How many posts have I done today? Feeling very productive.
An Old Friend
Ugh. I know I said I couldn’t wait until Eragon and Brom reached Teirm but I forgot that Teirm included Angela. I hate Angela. Angela is the worst character in Inheritance by far. She’s just awful and there are no redeeming aspects of her character. I’m pretty sure I read once that Paolini based her on his sister or something? It’s so obvious that she’s supposed to be ‘weird’ and ‘quirky’ but it’s just annoying and awful. I don’t think I can think of a single instance where she is well written. She’s awful in Eragon, Brisingr and especially Inheritance. She is a little more acceptable in Eldest, but only really when she’s with Nasuada.
God. So Eragon and Brom approach Angela outside her house and ask where Jeod lives. Angela says something ‘quirky’ and stupid and pointless. I won’t go into it more than that. She spends what appears to be almost two pages (on my kindle version) behaving stupidly.
They go to Jeod’s house and he immediately recognises Brom. Given that Brom was pretty much the Empire’s greatest enemy at this point, you’d think that he would have tried to disguise himself a bit.
Eragon has definitely clocked on to the fact that Brom never reveals as much as he knows because he is immediately determined to discover as much about Brom’s past as he can. I really like Eragon’s character in Eragon. He always seems to behave realistically like a stubborn teenager, and that’s great.
They head out of Jeod’s house and go to the castle within the city, where Jeod has an office. I don’t know why this is safer from prying eyes than his house. Brom tells Jeod of how he ended up finding Saphira’s egg in a roundabout way so as not to let Eragon know what he’s talking about. He also tells Jeod about the ra’zac and their plans on how they’re going to track them.
Brom then tells Eragon to go and check on the horses. Eragon uses magic to eavesdrop because of course he does. He mostly hears stuff about how people are going to try and influence him. I do wonder though, how would they have avoided this problem even if everything had gone according to plan with the Varden? As in, surely this would still be a problem even if Saphira had hatched for an elf child or a child in the Varden?
Anyway all this stuff that Eragon overhears is basically just stuff that won’t all be understood until you’ve finished Eldest. In my opinion, it just feels like Paolini trying to make the world feel bigger. Brom also remarks that Eragon is bound to get into trouble if left alone for too long, which is painfully true.
The next few pages are just a bit of conversation and finding a place to eat. When they eat, Eragon is most thankful for the vegetables since all they’ve been eating is meat. Well, maybe if you’d stole some from Carvahall instead of just pinching steaks from Sloan, you wouldn’t be having this problem.
Eragon goes to find Saphira an in typical reckless Eragon fashion, he decided to climb up a cliff face to go and see her instead of letting her come and get him. Predictably, this goes badly and Saphira has to come and rescue him. I do like their relationship throughout Inheritance, particularly early on in Eragon. They have a great chemistry together and their conversations rarely feel forced. They also generally have quite humorous exchanges, which is always nice.
When Eragon returns we discover that he can’t read. Jesus, Eragon really is surrounded by rubbish father figures in his life. Brom’s awful in general and Garrow was able to read but didn’t bother teaching Eragon and Roran. During the winter they get trapped for days at a time in their house, so surely reading would have been a useful skill during that time to keep them occupied?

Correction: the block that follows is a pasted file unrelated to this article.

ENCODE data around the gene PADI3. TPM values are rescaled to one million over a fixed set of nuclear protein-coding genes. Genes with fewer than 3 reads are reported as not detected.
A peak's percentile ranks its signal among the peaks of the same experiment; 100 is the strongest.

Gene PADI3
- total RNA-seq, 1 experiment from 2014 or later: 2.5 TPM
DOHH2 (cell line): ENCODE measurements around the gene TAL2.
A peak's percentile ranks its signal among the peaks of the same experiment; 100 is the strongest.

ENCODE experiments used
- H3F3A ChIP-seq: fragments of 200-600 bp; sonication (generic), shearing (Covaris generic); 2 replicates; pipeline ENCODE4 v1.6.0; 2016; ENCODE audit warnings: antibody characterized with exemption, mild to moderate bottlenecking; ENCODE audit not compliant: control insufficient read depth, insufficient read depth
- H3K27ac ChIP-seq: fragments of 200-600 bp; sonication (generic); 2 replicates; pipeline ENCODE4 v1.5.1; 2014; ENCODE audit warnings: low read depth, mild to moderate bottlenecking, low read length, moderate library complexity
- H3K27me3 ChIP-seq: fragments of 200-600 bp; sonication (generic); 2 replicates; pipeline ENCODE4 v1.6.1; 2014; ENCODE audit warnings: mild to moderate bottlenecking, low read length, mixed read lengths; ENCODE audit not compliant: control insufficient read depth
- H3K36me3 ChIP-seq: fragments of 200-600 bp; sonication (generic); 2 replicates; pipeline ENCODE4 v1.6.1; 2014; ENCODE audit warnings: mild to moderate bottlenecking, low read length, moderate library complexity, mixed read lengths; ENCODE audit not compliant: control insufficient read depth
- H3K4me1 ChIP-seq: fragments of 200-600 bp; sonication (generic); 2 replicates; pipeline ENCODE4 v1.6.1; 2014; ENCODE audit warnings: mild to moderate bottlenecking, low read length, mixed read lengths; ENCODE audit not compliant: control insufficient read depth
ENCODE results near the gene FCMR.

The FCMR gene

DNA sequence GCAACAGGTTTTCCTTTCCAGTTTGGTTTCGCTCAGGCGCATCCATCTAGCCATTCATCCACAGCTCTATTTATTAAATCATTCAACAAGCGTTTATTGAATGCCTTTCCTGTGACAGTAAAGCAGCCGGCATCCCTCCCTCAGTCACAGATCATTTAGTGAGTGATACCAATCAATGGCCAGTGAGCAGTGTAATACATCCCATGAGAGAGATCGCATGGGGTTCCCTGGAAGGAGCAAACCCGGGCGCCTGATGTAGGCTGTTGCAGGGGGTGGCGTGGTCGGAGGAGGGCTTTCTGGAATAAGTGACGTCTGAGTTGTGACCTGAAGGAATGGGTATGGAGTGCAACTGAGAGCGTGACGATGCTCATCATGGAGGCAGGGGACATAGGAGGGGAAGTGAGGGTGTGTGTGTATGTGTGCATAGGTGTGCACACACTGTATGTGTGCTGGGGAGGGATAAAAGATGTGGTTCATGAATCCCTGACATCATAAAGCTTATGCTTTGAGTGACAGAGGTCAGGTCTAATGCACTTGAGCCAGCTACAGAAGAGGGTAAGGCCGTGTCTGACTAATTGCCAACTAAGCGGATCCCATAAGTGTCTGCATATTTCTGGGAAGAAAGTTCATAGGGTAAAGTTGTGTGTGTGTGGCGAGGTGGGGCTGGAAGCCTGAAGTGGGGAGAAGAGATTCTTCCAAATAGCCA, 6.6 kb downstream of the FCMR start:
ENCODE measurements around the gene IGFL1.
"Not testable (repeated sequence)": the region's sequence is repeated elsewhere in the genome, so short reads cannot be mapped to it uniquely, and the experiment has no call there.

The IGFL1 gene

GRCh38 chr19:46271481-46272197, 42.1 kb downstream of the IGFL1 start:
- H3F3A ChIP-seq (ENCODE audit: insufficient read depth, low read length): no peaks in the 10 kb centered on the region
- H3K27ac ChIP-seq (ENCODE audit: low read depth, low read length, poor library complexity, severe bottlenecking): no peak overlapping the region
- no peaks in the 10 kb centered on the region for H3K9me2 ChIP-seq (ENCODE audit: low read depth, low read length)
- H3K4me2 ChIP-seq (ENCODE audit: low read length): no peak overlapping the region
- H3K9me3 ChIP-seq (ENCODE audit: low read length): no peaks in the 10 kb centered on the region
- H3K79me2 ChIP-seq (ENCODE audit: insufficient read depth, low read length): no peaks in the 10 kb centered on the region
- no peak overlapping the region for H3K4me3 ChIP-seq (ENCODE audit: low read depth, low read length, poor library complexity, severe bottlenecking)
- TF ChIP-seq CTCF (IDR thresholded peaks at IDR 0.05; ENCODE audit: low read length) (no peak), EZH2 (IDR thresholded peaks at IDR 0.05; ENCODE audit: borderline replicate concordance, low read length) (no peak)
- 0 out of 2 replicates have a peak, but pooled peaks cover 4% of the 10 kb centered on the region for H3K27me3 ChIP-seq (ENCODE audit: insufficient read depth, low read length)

Eragon picks up, seemingly at random, a book called Domia abr Wyrda. This is definitely the eldunari at work! This book is crucial in understanding the werecat prophecy in Inheritance, so Eragon needs to pick it up now because it will prompt Jeod to give it to him as a gift later. He didn’t pick it up at random; he was being unknowingly prompted to. Wait, I think that this is the book. Brom describes it as “an elven poem that tells of the years they fought the dragons.” I think he’s just talking about this particular section that Eragon is looking at but I really hope this is the correct book I’m speculating about.
Eragon tries to talk to Brom, and Brom uses a spell to make sure no one is listening. Good job you didn’t use that one in Jeod’s office, eh Brom?
Brom proceeds to tell Eragon about scrying. We get a fair bit of information about this, which is good because throughout the series it is often brought up casually so the reader needs to have a decent knowledge of this. Eragon wants to scry Roran and check that he’s safe and that the ra’zac haven’t gone after him. Brom basically tells Eragon that there’s nothing he can do to protect Roran and that Roran is “going to have to learn how to defend himself.” He most definitely will do that. Brom also mentions that no matter what, before killing Eragon, Galbatorix will offer him the chance to serve him. He does do exactly this as well, so it’s quite good that Brom mentions it so early on.
This chapter ends with Brom saying this: “The real courage is in living and suffering for what you believe.” While he is referring to fighting Galbatorix here, I think that this is applicable to Eragon’s quest in general. At the end of Inheritance, Eragon believes that it is best for the future of Riders and dragons as a whole for him to leave Alagaesia. So despite everything he stands to lose, he leaves. This sentence gives us a hint towards that – before Angela’s prophecy.